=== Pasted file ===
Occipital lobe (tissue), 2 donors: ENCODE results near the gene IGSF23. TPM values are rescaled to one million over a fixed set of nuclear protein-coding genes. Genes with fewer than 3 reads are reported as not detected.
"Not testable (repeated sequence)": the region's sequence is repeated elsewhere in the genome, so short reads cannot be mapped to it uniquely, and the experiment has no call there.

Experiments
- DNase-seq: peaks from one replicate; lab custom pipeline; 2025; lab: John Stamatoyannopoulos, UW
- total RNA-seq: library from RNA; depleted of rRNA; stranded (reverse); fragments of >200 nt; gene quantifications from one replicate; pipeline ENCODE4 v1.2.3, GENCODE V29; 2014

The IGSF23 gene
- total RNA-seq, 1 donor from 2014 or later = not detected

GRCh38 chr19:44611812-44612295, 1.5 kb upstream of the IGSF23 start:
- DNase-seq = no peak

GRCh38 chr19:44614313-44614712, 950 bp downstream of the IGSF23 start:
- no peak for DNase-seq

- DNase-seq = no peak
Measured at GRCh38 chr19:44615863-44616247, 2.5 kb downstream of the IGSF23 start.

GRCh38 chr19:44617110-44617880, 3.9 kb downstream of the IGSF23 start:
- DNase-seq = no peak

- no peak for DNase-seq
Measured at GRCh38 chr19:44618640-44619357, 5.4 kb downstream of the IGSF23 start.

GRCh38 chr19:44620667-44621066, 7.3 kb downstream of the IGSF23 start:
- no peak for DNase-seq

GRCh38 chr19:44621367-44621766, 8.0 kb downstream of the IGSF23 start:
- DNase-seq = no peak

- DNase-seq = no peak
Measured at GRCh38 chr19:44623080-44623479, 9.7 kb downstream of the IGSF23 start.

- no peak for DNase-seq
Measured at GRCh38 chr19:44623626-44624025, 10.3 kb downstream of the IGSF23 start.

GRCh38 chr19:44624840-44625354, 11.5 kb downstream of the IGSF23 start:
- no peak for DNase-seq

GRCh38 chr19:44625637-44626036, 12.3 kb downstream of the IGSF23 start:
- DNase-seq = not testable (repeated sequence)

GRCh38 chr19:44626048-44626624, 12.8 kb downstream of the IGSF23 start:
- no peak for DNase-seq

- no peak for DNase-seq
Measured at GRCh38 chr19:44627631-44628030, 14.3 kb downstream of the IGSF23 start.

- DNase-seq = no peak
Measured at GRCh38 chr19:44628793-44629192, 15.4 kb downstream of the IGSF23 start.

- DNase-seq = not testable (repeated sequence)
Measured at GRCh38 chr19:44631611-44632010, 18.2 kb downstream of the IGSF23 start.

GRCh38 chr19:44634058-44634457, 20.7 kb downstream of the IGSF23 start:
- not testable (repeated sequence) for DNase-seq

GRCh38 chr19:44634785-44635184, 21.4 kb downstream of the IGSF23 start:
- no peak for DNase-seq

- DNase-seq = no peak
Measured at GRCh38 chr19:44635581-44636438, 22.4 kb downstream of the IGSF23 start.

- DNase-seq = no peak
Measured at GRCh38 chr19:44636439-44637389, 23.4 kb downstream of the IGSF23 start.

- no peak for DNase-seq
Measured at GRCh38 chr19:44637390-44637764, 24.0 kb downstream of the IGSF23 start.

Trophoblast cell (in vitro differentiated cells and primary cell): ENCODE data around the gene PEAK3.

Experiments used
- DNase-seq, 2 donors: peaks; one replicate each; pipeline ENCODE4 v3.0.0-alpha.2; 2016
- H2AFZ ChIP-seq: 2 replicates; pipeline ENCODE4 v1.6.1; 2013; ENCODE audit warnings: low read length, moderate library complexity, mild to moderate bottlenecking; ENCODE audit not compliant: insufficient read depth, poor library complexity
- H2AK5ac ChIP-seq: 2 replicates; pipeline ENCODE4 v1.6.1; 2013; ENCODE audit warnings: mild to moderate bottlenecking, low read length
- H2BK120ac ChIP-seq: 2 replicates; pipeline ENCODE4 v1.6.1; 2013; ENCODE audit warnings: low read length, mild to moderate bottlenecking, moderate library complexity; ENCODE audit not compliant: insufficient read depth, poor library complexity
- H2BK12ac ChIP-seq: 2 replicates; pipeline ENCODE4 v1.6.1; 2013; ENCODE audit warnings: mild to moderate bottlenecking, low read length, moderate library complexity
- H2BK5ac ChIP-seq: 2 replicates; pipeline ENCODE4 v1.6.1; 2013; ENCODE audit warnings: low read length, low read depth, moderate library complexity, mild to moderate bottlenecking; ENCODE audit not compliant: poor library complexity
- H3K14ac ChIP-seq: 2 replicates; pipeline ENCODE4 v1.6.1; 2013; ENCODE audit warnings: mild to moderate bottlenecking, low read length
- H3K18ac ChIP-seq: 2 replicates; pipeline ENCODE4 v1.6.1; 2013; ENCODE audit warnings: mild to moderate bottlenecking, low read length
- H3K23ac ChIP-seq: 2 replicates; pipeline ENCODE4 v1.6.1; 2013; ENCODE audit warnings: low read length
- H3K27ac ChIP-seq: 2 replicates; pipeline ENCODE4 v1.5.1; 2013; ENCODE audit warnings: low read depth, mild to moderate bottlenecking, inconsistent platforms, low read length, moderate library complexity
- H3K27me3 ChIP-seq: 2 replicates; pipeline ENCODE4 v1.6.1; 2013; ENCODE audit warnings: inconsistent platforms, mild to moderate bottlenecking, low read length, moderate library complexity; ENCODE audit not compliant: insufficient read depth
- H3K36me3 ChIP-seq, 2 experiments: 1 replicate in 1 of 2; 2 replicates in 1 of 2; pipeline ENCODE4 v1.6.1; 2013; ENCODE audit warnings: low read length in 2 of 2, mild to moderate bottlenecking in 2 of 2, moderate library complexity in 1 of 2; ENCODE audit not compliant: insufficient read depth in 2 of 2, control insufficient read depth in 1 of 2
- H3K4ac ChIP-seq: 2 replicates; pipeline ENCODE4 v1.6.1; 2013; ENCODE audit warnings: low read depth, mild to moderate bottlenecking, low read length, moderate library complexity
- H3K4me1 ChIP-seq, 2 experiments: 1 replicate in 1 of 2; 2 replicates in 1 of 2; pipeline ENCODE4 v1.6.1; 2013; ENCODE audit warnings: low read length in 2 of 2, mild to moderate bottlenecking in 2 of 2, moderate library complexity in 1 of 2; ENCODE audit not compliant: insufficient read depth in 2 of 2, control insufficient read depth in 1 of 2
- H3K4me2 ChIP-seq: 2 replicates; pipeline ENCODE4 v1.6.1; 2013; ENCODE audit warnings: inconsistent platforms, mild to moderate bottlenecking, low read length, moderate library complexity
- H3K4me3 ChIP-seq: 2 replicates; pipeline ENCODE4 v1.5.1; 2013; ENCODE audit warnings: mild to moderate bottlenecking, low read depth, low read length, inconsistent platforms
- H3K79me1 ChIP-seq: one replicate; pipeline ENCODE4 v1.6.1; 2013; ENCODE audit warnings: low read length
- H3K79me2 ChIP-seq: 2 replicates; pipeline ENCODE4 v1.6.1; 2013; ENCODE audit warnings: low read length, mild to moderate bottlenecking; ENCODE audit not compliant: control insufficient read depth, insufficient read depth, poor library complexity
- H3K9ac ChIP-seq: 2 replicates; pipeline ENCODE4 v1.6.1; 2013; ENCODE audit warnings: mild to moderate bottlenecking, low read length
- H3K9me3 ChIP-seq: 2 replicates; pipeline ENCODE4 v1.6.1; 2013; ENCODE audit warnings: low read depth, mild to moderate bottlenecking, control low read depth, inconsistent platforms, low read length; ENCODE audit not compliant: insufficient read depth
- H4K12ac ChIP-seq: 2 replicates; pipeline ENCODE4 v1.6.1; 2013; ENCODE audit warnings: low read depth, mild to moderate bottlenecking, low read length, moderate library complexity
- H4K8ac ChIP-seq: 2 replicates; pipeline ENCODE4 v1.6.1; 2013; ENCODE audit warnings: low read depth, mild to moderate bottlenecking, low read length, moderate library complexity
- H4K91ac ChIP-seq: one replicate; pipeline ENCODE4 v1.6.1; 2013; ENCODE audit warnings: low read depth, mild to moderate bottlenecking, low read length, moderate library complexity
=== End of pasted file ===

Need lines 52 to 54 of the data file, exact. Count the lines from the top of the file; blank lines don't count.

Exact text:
- H2AK5ac ChIP-seq: 2 replicates; pipeline ENCODE4 v1.6.1; 2013; ENCODE audit warnings: mild to moderate bottlenecking, low read length
- H2BK120ac ChIP-seq: 2 replicates; pipeline ENCODE4 v1.6.1; 2013; ENCODE audit warnings: low read length, mild to moderate bottlenecking, moderate library complexity; ENCODE audit not compliant: insufficient read depth, poor library complexity
- H2BK12ac ChIP-seq: 2 replicates; pipeline ENCODE4 v1.6.1; 2013; ENCODE audit warnings: mild to moderate bottlenecking, low read length, moderate library complexity